• Imagine living a life where all you hear is  ‘you’re just over-reacting’, he ‘didn’t mean it’, he’s ‘a good person, don’t worry’ and worst of all — ‘he’s harmless’ while you shudder through it all and have to “let it pass in dignity without making a scene” This is how we silence victims. And we are finally speaking up.
  • Nowhere in the statement Me too, is a woman pointing fingers so the #NotAllMen, makes absolutely no sense.
  • Men, assault, rape and molestation arent “women-centric issues”. If you have been through something similar, participate. Join us in saying Me Too. It’s about letting the magnitude of sexual crimes show. Nowhere are we limiting this to gender. If a person is molested, their gender, in no way plays a role in how heinous the act was.
  • For every time I talk about equality, there is always a man telling me “men go through trouble too, just because we don’t raise our voices doesn’t mean it doesn’t happen.”

Then men, Raise your voices.

  • Sexual assault is not limited to a specific gender. While women at large are victims of someone’s perversion, there are men and them too who have been a victim of sexual harassment and abuse. And No one is denying that.

 

  • Women, when they fight for their own rights, are in no way asking for yours to be taken away. It never ceases to amaze me how men have the ability to make everything about themselves. For every time I talk about a women’s issue from pay gap to healthcare to stigma to simple family patriarchy, there’s always a man either trying to “explain” it to me as to how I am making a big deal out of nothing, or worse, telling me how “Men go through problems too.”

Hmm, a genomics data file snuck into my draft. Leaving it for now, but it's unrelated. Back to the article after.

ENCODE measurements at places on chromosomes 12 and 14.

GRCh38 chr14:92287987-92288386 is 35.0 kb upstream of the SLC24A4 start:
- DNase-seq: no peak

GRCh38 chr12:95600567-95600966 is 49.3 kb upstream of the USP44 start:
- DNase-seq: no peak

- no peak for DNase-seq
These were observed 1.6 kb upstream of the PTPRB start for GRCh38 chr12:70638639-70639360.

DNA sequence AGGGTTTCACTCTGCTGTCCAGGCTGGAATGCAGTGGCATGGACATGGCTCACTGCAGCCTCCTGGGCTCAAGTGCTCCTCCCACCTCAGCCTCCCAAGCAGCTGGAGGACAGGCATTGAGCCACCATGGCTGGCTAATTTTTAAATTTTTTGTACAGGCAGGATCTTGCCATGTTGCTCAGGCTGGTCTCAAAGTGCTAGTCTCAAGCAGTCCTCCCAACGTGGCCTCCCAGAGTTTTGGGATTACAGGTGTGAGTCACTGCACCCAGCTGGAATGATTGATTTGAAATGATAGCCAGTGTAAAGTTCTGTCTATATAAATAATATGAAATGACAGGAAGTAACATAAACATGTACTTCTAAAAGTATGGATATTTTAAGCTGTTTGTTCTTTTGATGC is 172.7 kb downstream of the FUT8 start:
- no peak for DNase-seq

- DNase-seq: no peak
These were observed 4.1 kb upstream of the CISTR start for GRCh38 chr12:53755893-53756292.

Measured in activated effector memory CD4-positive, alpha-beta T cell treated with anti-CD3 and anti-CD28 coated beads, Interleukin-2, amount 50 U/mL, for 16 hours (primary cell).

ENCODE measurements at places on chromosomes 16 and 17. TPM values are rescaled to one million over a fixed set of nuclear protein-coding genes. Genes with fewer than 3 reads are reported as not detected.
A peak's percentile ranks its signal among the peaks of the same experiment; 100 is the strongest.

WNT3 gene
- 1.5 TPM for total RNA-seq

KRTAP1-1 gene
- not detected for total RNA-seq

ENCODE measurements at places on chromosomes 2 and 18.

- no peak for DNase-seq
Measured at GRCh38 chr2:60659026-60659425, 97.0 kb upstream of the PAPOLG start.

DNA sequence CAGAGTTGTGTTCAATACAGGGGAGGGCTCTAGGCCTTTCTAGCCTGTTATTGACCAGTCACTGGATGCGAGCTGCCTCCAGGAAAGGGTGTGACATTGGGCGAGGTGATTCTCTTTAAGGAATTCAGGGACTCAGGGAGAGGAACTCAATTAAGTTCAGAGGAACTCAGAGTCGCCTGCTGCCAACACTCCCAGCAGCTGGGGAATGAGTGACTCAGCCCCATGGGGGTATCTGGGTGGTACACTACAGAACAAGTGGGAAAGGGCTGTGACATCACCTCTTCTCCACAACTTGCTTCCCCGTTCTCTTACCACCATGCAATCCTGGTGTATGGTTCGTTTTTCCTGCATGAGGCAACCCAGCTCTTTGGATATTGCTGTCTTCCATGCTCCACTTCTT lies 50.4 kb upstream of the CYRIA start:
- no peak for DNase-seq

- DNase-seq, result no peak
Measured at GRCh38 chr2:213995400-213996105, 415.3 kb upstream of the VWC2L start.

So tell me this, How, I really fail to see, how, when I say I was abused am I pointing fingers at you? It’s a fact, that 1 in every three girls has been raped and abused. It is a fact. How is that, denying that you haven’t been through pain?

Feminism is about equality.

Look up stats. UN reports say a woman is 70% more likely to be abused than a man is. A woman gets paid less than a man is. Women are almost 51% of the population yet US reports 20% representation in the government. The list goes on. And on. And On.

Nowhere, when a woman asks for her equal share, is she asking for a man’s part of the share. Nowhere is a woman telling a man is lesser. The sole purpose of the Me Too campaign was for us to say it out loud. To stand alongside others who need that. To make people hear.

And if you are here, telling me how it’s just a cry for attention and men go through same problems too, just goes to show what we have been saying all along. Stop making it about yourself. It not. And it never will be.

PS : Unlike many kinds of social-media activism, #MeToo isn’t a call to action or the beginning of a campaign, culminating in a series of protests and speeches and events. It’s simply an attempt to get people to understand the prevalence of sexual harassment and assault in society. To get women, and men, to raise their hands.